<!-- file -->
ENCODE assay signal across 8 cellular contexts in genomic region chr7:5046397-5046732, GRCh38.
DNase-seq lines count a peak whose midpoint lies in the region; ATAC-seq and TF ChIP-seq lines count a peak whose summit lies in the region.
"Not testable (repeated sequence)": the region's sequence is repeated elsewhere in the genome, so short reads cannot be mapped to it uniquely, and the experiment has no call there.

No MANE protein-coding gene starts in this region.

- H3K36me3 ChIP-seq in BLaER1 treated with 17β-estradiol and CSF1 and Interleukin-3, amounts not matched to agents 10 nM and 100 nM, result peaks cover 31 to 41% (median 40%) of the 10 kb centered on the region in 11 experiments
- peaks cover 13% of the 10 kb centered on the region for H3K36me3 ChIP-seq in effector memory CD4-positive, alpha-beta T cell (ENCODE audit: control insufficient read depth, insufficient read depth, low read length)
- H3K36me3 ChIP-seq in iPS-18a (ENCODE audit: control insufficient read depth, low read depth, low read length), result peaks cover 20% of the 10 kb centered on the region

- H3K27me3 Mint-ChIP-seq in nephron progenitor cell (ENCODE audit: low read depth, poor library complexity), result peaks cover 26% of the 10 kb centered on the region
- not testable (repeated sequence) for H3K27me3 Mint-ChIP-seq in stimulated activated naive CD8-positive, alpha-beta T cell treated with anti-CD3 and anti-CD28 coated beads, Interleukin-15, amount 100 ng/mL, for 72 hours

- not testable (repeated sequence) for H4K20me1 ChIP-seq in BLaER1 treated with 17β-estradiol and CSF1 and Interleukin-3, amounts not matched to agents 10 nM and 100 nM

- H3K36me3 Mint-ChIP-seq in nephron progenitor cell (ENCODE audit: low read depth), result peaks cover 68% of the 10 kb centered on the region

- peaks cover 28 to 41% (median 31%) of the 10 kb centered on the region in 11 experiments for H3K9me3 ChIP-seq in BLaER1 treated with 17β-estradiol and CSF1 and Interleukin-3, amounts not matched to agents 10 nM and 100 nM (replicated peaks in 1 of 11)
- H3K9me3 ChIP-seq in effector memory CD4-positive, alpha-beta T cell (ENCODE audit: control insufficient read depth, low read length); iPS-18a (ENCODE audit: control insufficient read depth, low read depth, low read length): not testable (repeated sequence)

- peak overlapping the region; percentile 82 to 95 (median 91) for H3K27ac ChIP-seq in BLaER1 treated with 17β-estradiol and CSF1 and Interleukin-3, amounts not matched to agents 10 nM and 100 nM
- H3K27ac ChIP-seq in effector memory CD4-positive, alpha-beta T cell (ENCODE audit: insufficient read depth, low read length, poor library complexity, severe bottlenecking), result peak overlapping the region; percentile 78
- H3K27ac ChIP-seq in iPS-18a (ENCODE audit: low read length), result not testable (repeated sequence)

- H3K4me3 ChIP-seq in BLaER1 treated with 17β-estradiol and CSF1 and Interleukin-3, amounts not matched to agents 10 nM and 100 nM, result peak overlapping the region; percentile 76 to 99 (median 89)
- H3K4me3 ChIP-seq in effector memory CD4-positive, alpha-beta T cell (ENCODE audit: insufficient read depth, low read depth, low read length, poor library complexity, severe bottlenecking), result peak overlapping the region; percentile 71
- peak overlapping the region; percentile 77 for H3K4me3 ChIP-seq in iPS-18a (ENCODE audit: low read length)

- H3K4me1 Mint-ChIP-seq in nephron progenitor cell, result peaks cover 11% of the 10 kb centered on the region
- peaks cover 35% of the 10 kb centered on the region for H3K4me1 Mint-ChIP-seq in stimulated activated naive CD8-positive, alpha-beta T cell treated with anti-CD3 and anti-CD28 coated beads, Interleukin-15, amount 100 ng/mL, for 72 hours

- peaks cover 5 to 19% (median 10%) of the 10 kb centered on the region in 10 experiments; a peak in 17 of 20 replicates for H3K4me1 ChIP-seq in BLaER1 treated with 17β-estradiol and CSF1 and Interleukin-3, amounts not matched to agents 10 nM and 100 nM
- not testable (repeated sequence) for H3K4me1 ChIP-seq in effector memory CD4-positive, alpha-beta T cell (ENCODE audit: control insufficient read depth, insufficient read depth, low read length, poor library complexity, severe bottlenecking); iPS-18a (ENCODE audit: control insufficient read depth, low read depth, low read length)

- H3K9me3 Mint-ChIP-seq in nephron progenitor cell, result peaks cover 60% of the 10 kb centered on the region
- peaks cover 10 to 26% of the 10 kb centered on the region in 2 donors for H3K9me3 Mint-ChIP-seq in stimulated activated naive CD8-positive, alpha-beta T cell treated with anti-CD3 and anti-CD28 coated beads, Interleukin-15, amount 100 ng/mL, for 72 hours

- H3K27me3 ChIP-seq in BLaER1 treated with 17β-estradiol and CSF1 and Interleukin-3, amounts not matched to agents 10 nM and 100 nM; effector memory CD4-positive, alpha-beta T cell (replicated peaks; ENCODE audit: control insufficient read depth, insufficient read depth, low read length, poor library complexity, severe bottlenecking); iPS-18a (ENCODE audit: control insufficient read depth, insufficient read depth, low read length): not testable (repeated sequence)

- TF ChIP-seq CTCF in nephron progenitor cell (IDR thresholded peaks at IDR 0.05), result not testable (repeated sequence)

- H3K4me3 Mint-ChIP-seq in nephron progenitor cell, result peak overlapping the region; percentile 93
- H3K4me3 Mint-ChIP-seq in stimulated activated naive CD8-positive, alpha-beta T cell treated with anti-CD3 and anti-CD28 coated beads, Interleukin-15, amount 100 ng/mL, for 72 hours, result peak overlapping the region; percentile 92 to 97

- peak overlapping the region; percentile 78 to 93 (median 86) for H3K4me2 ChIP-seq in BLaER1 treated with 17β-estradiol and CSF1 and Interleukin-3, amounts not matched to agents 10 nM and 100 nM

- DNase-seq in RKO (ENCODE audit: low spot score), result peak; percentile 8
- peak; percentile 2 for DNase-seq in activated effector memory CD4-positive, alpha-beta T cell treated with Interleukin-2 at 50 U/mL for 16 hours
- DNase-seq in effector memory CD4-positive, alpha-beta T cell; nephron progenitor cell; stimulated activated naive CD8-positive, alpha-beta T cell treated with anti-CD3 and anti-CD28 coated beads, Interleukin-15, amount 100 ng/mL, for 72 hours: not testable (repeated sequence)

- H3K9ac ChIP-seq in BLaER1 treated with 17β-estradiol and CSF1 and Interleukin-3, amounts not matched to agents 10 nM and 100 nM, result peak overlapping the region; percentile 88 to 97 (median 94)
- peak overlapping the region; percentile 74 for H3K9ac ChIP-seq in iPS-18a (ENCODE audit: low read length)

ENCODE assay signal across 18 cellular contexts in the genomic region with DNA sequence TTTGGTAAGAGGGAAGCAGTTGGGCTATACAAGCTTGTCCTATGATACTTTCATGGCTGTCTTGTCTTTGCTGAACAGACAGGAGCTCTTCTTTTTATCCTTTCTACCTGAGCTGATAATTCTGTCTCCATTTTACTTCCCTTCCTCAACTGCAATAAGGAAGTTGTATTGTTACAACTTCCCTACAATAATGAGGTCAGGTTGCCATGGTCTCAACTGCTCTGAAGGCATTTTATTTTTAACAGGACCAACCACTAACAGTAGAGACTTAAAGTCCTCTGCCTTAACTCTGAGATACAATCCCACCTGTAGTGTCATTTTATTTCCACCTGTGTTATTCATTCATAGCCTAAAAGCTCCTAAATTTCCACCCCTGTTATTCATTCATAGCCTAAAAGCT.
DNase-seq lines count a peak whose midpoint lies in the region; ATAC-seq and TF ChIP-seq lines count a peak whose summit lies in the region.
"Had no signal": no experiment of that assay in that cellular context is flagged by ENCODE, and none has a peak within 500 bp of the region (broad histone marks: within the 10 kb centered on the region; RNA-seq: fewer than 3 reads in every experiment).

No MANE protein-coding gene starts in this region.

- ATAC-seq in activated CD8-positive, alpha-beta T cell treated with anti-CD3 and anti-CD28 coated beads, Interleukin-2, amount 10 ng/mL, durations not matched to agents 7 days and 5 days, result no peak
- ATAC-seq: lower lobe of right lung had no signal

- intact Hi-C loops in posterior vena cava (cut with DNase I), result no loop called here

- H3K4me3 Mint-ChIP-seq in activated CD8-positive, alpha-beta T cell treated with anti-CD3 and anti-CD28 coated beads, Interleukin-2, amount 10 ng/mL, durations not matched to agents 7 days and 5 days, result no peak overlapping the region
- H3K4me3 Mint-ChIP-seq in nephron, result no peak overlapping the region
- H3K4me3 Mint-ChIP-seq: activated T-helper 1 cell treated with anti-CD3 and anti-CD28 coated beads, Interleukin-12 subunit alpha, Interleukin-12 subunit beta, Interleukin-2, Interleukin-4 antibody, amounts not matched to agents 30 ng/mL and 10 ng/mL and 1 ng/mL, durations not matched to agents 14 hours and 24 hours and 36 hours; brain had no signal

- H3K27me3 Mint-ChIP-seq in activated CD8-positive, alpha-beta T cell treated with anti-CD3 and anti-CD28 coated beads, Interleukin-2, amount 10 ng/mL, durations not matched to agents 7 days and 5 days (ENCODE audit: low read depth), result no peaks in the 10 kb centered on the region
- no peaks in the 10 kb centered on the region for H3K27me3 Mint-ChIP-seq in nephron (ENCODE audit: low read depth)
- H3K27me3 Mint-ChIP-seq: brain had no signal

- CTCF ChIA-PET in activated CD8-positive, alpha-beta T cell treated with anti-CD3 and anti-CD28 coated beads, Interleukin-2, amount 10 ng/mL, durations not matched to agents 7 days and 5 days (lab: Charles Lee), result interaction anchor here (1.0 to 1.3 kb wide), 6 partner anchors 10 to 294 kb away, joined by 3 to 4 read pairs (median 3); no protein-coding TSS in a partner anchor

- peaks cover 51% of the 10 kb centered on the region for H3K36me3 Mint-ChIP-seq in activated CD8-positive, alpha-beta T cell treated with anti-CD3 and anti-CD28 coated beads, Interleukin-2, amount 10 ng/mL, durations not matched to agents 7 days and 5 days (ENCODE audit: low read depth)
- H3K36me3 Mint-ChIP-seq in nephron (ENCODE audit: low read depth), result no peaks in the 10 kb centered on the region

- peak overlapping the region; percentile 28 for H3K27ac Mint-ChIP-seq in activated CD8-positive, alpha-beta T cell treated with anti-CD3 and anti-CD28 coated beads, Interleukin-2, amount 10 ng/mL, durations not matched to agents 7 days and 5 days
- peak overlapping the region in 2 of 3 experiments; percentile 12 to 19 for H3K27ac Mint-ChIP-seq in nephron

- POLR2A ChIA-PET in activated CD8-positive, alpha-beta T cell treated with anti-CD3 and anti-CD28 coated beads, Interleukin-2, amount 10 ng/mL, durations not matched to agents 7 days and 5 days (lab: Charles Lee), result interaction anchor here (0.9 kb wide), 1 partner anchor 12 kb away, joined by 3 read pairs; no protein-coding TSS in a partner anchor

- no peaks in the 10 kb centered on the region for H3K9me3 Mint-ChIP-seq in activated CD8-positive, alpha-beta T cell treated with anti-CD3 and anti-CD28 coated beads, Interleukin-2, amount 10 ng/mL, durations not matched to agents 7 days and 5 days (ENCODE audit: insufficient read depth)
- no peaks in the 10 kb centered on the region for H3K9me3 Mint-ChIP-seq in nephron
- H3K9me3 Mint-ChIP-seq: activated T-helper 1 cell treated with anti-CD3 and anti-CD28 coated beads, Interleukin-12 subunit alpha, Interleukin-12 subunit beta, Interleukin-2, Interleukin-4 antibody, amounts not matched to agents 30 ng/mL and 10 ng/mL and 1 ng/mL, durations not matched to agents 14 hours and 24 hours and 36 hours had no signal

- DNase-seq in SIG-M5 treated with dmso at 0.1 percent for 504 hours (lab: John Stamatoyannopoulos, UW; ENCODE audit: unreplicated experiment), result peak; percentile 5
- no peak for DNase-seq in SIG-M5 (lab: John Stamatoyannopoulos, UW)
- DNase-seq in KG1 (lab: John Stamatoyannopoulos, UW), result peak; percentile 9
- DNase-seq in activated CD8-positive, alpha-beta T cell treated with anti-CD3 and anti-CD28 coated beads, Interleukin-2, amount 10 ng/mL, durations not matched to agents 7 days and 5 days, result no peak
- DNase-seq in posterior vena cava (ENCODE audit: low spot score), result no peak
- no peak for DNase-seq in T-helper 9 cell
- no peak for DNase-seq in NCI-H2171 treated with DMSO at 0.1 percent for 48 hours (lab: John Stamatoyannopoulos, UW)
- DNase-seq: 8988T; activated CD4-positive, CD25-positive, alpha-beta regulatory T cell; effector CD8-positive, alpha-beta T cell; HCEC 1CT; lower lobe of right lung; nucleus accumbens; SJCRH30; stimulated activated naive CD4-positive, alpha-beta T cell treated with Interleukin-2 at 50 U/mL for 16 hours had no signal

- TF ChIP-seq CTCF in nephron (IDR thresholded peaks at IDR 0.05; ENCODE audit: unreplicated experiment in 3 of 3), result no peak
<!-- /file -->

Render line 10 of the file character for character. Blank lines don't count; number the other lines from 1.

- not testable (repeated sequence) for H4K20me1 ChIP-seq in BLaER1 treated with 17β-estradiol and CSF1 and Interleukin-3, amounts not matched to agents 10 nM and 100 nM